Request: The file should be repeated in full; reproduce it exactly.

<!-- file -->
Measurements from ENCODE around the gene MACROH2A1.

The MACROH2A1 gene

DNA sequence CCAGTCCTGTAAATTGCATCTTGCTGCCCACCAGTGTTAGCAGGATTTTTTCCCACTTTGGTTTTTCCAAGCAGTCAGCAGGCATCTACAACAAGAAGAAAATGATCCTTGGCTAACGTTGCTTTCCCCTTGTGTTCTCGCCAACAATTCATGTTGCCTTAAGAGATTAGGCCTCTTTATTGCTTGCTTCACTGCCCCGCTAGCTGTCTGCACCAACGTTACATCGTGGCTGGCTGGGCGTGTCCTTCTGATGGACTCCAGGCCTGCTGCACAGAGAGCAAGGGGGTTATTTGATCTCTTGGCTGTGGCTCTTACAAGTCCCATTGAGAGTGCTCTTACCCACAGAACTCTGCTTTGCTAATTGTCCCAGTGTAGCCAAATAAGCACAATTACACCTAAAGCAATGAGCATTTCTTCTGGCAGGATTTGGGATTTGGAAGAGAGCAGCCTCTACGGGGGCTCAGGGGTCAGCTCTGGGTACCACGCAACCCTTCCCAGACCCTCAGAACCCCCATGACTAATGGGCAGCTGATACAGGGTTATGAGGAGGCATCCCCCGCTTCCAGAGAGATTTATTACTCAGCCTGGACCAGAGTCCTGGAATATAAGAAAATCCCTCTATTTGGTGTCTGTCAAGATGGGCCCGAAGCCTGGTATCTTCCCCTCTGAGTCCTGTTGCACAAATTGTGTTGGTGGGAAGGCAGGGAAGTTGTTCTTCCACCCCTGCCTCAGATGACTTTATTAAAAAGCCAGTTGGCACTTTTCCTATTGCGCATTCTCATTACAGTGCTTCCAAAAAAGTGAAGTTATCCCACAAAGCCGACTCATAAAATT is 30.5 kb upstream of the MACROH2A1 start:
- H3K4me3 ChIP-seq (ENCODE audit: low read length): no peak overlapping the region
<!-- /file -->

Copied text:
Measurements from ENCODE around the gene MACROH2A1.

The MACROH2A1 gene

DNA sequence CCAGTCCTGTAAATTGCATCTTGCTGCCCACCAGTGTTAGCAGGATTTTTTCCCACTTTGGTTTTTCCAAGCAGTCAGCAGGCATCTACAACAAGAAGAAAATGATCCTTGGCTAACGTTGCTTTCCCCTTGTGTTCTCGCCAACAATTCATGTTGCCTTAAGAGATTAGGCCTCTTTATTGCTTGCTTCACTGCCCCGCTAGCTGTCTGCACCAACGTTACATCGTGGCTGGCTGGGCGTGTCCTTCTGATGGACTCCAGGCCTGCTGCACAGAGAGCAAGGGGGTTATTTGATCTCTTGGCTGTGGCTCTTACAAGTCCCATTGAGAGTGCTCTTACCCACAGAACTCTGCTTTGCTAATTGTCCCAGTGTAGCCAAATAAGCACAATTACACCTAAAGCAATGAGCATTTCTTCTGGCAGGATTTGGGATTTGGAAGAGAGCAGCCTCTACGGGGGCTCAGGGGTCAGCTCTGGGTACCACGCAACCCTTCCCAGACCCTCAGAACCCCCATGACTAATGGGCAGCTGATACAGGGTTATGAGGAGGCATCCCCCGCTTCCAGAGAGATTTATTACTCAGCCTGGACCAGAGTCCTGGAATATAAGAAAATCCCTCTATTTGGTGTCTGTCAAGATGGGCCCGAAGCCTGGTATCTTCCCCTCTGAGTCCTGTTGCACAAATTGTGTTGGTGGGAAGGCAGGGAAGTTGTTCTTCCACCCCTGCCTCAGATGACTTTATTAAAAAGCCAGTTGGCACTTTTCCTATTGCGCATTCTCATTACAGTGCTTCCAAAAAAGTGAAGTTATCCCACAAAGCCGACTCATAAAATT is 30.5 kb upstream of the MACROH2A1 start:
- H3K4me3 ChIP-seq (ENCODE audit: low read length): no peak overlapping the region